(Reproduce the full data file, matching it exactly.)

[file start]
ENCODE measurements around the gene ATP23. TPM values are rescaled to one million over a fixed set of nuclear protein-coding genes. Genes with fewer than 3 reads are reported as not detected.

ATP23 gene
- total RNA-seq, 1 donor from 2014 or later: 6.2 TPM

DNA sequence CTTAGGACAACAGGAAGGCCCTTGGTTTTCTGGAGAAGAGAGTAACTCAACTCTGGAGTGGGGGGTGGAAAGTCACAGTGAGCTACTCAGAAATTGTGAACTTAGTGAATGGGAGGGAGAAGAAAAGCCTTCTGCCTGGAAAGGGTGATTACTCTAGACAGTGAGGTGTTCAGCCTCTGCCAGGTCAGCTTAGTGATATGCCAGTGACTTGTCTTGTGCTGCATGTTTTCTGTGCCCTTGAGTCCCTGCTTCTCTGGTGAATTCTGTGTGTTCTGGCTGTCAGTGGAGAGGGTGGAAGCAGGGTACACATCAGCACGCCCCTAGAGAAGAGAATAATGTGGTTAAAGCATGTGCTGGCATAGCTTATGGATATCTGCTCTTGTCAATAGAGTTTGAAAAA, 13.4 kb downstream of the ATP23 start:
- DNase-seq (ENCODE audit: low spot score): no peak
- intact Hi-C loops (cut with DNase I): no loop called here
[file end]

ENCODE measurements around the gene ATP23. TPM values are rescaled to one million over a fixed set of nuclear protein-coding genes. Genes with fewer than 3 reads are reported as not detected.

ATP23 gene
- total RNA-seq, 1 donor from 2014 or later: 6.2 TPM

DNA sequence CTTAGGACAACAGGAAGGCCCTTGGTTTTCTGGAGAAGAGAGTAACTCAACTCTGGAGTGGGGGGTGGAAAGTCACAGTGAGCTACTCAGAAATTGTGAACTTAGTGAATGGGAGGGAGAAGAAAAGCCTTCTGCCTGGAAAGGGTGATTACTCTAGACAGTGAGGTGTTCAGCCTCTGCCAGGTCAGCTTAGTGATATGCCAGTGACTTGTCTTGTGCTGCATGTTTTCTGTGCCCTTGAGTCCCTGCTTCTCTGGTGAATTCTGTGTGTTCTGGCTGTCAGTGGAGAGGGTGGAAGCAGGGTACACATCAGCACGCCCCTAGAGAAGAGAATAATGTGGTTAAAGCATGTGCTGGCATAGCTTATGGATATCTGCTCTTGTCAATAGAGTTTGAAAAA, 13.4 kb downstream of the ATP23 start:
- DNase-seq (ENCODE audit: low spot score): no peak
- intact Hi-C loops (cut with DNase I): no loop called here